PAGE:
Start by talking with your bank or credit union to see if they've got lease buyout loans. Remember, not every place will offer these. Take a look around at other banks, credit unions, or even online lenders. Take your time to compare what's out there and find the option that feels right for you.

4. Optional: Try to negotiate buyout price

You can try to negotiate a lower buyout price but its success depends on the lender and their policies. When you start a car lease, the leasing company predicts the car's residual value, which is its worth at the end of the lease. This value determines your buyout cost, which is typically fixed in the lease agreement.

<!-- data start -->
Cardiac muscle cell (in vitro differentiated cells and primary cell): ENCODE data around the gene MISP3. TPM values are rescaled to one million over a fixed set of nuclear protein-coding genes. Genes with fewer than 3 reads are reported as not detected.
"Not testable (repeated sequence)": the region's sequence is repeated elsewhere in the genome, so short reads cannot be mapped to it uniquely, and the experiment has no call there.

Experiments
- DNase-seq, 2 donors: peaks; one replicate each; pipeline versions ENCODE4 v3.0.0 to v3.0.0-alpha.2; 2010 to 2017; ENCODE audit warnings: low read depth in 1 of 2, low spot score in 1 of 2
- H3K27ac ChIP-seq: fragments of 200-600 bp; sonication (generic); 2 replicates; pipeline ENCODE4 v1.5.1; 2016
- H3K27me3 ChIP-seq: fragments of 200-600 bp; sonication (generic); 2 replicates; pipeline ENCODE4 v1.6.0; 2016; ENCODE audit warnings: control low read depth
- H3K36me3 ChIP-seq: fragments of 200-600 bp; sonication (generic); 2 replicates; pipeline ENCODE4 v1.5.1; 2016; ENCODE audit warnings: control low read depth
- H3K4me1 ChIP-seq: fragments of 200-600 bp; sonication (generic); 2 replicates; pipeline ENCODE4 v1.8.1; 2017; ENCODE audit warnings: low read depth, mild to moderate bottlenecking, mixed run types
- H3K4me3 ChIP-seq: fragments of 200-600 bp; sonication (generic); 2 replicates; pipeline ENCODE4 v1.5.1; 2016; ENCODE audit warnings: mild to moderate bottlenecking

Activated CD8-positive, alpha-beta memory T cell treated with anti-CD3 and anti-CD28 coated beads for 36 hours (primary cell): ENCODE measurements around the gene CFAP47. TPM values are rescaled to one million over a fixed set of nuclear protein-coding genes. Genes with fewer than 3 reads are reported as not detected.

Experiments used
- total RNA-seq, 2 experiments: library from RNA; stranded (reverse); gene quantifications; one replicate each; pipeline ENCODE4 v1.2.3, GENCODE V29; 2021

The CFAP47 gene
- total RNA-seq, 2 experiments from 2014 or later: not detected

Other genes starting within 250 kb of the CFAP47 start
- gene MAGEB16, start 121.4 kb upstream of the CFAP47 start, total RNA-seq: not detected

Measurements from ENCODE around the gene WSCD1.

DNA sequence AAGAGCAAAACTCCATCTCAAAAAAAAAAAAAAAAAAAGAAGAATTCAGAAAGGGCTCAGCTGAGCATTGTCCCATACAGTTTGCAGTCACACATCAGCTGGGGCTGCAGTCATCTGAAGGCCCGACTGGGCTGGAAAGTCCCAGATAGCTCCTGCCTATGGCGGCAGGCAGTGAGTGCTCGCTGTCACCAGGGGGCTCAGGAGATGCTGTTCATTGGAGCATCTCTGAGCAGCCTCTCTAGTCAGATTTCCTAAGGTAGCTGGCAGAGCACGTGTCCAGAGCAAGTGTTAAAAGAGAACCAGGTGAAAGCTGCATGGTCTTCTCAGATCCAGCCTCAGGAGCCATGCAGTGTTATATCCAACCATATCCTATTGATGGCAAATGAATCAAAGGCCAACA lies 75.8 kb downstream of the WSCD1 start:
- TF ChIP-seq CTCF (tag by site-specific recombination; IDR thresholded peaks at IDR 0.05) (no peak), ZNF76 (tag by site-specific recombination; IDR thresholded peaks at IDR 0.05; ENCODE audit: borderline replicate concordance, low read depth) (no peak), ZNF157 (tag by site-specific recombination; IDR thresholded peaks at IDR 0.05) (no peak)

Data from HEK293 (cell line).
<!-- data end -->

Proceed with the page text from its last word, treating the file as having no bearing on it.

Your ability to negotiate depends on whether your lease is managed by the carmaker's finance division, known as a "captive lender," or an independent bank or credit union.

5. Sign the offer

Once you've secured approval for your lease buyout loan, the next step is to complete the necessary paperwork and to transfer the title. Talk with your lender and check out your state’s motor vehicle services to understand the title transfer process. Generally, the title remains under your lender's name until you've fully repaid your lease buyout loan.

Where to find lease buyout loans

If your car's value is higher than the amount you need to pay to own it, buying it might be a better choice than getting a new lease. There are dozens of online lenders that can get you low interest rates for your buyout loans: 

Lending partner

Loan term (in months)

Min. APR

Min. credit score

Loan amount

Best for

myAutoloan.com - Lease buyout loan

12-84